We can’t ignore racism at university. These stories prove it’s alive and well

‘They’d say ‘Typical Chinks’ – this is the racism I have to live with’

Two weeks ago, we broke the news of students being racist to other students. They were sent snapchats of monkey noises, being called a “shitflinger” in a public Facebook post and yelled at in the street by fellow students at the University of Bristol. Our story resulted in national BBC coverage and a formal investigation by the university. As part of our special report on campus racism, we spoke to students around the country of five different races, whose stories show that it is an unrelenting problem at our universities. You can read the original story here.

One of the abusers comparing a victim to a monkey based Pokemon

One of the most striking elements of the story was that none of the three victims had felt able to approach the university or that when they had done in the past the help was not sufficient.

To help student victims of racism come out with their stories, we asked students from all over the country to send in their stories anonymously.

These are a small handful of the stories that we found.

Liverpool

One day I decided to pick up a dozen packets of instant ramen at the Guild Shop. After I made my purchase and stuffed all of the ramen into my backpack, I walked into the courtyard. Unfortunately, me being my clumsy self, I tripped over and fell.

My backpack burst open and a dozen instant ramen packets slid out across the floor for all to see. Nobody came to my aid. Instead, a bunch of students started giggling and I heard horrible comments amongst the laughter.

“Chinese international student”, “Damn Asians” and “Typical chinks” were a few examples I heard.

This is racism I have to live with.

Leeds

I was walking through campus one evening when two strangers came up to me and called me a Paki.

I calmly replied saying I’m not Pakistani and there was no need to be racist. This was met with anger and one guy took it upon himself to start calling me a bitch and ran after me. Luckily, I saw two girls and went up to them for support. They then stayed with me until the angry guys left.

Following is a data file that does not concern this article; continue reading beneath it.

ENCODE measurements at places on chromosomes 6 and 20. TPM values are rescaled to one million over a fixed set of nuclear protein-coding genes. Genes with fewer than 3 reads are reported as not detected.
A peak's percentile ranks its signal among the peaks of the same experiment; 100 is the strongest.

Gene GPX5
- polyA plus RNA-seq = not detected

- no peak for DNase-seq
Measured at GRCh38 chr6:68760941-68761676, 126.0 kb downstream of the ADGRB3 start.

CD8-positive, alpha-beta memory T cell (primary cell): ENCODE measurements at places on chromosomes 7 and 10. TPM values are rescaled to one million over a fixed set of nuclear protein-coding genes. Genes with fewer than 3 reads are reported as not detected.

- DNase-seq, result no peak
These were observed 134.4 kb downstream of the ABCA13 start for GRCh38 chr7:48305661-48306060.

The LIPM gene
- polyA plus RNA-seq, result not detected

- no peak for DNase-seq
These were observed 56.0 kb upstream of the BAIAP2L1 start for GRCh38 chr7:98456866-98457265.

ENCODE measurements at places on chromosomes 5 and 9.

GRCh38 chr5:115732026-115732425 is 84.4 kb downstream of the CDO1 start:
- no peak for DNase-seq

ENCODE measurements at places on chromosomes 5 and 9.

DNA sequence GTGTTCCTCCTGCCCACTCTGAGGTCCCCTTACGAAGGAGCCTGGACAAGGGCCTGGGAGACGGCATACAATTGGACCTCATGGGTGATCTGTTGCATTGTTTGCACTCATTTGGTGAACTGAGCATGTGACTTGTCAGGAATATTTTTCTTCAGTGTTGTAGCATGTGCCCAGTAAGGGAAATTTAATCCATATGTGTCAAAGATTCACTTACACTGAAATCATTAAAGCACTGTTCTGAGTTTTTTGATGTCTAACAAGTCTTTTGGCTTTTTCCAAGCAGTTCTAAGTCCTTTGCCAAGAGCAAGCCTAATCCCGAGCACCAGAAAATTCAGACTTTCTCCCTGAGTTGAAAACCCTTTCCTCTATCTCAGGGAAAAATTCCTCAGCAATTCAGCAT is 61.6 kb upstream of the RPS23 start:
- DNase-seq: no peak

It is shocking that this kind of thing can still happen in 21st century England while on a university campus.

Liverpool

It was towards the end of a night out and as we were hungry we decided to go to a chip shop. As soon as we walked in, a group of white male shouted at my black female friend “Oh look, it’s Barak Obama.”

Although one of them kept apologising for his friends, the jeering continued and we were eventually forced to leave the shop.

Birmingham

I am an engineering student of Indian descent who has experienced racism from his course mates. Whenever we have group projects to do all the White British students purposefully avoid being placed in a group with me.

On multiple occasions, they have refused to use my Indian name or called me by different names because of my skin colour.

The constant attacks are making university a painful experience.

We also received this testimony from Reading, where a white student felt they were being victimised by Malaysian and Chinese students for their race.

“I am in fresher halls. Due to the racist outlook of people in my flat I have felt uncomfortable throughout the whole year. They treat me like an outsider and do not talk to me. Because of this I have ended up spending as little time as humanly possible in halls, with any time I spent there being shut in my room and avoiding common areas.

“It was horrendous, and I cannot believe that the university staff chose to ignore it and allowed it to continue.

“At one point another student in my flat said to my face “you all look the same to me”. I did not report this because of how unresponsive the university administration have been.

“A final note – I am White British. My flat in halls are predominantly Malaysian and Chinese students.”



These stories highlight that people of various ethnicities can be victims of racist abuse at university. The fact that none of these happenings were successfully dealt with by their respective university’s authorities shows a worrying trend.

It seems that, as the UK’s universities accept students from a wide variety of regions and backgrounds, some students will not have grown up in multicultural environments. They then take the preconceptions they have acquired about other races to Uni and act upon them in malicious ways.

To counter this problem, we must address some important questions. Why do most people not feel able to come for help when these pressing issues affect their lives? Why, in the few instances when help is asked for, do the people with the power to make change happen do nothing? How can we educate those who hold regressive beliefs and bridge over the divisions that are present on every university campus?

The first step is to bring student racism out of the dark for all to see.

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